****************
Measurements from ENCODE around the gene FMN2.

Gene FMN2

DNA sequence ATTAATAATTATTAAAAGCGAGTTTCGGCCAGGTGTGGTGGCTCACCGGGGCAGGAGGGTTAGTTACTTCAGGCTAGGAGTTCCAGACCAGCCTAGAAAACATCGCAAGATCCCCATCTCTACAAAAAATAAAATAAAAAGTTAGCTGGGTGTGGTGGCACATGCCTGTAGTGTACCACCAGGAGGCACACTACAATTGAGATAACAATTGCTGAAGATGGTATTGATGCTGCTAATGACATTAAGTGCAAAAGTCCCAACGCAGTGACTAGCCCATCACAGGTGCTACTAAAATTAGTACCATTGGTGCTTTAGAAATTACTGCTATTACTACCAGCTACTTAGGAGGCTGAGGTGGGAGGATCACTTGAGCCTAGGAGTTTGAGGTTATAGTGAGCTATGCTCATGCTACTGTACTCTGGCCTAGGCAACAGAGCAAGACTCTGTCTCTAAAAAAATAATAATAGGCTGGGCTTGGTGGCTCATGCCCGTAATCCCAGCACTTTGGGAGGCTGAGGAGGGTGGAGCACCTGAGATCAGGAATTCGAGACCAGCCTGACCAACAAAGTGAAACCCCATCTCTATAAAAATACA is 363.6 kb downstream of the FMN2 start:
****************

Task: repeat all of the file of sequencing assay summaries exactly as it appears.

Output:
Measurements from ENCODE around the gene FMN2.

Gene FMN2

DNA sequence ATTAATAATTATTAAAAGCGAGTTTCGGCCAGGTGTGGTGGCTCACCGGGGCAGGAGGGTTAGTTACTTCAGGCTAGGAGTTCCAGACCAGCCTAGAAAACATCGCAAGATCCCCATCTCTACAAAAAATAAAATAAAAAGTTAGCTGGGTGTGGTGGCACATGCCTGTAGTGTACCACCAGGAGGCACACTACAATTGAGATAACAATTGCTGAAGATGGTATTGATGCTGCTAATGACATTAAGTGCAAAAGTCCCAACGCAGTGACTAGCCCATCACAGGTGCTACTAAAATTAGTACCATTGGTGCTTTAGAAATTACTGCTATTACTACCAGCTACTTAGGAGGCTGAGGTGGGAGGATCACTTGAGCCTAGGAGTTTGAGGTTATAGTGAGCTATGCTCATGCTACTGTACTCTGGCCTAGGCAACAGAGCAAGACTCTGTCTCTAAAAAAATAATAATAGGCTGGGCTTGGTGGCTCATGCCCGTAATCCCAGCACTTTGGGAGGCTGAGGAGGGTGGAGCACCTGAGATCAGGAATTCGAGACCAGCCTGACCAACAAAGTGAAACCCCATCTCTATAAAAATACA is 363.6 kb downstream of the FMN2 start: